None of this is meant to suggest that reaching a deal will be easy, or that Obama should give away the store. Republicans may insist on maximalist demands; the last four years have demonstrated that they don’t believe that standing up to Obama hurts them politically. Obama may be forced to issue California-style IOU’s to avoid a default; they might provoke a constitutional crisis, but unlike the platinum coin, they would at least be easy to explain. No matter what happens, though, protecting the recovery and avoiding a default will ultimately require a bipartisan deal. It won’t be perfect, and Ivory Soap liberals, for whom 99.44% pure is never good enough, won’t like it. But platinum can’t make congressional Republicans disappear, and platitudes won’t make them cave. If you don’t like it when Obama negotiates with terrorists, vote out the terrorists in 2014.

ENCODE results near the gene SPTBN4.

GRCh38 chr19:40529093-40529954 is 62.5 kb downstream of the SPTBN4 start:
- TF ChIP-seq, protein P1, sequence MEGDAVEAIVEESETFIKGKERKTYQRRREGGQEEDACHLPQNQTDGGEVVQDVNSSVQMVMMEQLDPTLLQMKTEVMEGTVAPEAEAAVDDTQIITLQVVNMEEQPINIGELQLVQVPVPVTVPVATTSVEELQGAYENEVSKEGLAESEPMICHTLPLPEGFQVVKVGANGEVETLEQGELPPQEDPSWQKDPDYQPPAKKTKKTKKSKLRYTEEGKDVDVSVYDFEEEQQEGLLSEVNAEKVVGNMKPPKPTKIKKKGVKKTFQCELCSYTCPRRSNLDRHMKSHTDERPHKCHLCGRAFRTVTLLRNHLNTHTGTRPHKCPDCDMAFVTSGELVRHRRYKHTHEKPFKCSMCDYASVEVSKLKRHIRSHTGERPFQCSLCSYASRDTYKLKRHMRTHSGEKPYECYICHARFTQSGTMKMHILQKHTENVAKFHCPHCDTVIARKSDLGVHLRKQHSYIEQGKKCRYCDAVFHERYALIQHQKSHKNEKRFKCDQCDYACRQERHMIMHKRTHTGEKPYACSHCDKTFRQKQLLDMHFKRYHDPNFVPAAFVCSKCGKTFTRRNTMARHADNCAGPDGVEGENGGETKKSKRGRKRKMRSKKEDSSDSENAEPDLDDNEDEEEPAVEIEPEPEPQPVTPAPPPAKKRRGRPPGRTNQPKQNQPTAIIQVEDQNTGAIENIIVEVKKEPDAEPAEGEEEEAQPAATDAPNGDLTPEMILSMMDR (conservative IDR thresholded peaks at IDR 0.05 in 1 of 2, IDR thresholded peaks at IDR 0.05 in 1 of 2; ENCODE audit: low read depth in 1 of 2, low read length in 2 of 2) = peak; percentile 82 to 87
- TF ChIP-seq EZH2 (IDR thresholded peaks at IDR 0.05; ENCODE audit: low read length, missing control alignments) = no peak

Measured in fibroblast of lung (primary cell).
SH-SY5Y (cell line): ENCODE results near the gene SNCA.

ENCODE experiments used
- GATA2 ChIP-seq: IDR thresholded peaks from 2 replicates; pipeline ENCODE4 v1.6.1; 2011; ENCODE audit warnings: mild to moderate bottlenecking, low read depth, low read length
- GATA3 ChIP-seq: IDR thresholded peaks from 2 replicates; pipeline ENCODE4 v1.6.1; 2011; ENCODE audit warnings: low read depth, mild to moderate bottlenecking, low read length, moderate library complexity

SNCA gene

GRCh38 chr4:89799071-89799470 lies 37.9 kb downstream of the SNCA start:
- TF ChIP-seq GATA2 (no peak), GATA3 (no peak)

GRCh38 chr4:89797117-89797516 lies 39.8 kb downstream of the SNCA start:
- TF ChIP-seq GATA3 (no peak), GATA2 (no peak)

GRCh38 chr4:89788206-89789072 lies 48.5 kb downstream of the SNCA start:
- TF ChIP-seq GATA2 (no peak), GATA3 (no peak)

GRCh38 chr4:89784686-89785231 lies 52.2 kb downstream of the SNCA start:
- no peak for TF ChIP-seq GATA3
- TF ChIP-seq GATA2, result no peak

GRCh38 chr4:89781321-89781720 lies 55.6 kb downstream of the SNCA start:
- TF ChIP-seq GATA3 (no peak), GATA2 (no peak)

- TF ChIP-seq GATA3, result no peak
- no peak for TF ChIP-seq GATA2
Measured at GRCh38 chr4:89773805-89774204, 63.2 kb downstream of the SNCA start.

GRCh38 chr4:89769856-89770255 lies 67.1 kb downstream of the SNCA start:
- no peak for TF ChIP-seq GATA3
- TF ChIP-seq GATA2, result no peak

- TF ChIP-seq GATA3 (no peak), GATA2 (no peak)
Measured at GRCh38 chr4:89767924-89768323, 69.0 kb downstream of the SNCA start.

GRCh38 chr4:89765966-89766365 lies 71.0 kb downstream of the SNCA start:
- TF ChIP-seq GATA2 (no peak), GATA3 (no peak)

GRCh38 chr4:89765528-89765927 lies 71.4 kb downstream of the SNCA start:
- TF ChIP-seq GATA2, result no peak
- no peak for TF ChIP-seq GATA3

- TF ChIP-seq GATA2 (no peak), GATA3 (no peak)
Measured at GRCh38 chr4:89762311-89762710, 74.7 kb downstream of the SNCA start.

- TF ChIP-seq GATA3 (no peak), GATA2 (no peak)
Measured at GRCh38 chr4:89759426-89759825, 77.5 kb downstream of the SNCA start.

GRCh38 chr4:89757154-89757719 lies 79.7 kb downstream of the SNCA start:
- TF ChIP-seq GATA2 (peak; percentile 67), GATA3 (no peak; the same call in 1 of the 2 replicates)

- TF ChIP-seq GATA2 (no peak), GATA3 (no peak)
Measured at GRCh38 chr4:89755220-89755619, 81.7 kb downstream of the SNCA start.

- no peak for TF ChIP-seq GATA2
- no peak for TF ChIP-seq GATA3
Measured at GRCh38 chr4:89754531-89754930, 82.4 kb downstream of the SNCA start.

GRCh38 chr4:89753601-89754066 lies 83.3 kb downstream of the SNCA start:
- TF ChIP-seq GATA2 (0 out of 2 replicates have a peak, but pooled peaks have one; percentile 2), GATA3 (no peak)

MORE: The Next Cliff: Another Round of Debt Brinkmanship Looms

49 comments
nostalgia
nostalgia

"vote out the terrorists in 2014"

We can't, they managed to gerrymander their way into a seemingly permanent majority.

Wchris
Wchris

So for those of you who want to keep spending like we have been, how do you suggest we pay for it ???

HenryFarnsworth
HenryFarnsworth

So we should continue to spend our country into the ground, blindly raise the national debt, and ignore the fact that Obama's negotiations regarding the fiscal cliff included promising spending cuts. A fact he no longer wants to acknowledge. I can smell the inflation from here.

shepherdwong
shepherdwong

Again, the choice between using a "kooky loophole in monetary regulations," and global economic catastrophe is a no-brainer (at least theoretically). Obama has decided he doesn't need it, since Boehner and the rest of the Wall Street tools have already shown they won't take it over the cliff when push comes to shove. Standing up to Obama has indeed hurt them politically, at least on the national brand level. What's important here has nothing to do with the Platinum coin, it is that the era of the Hastert Rule is finally over and the Teatards are now marginalized.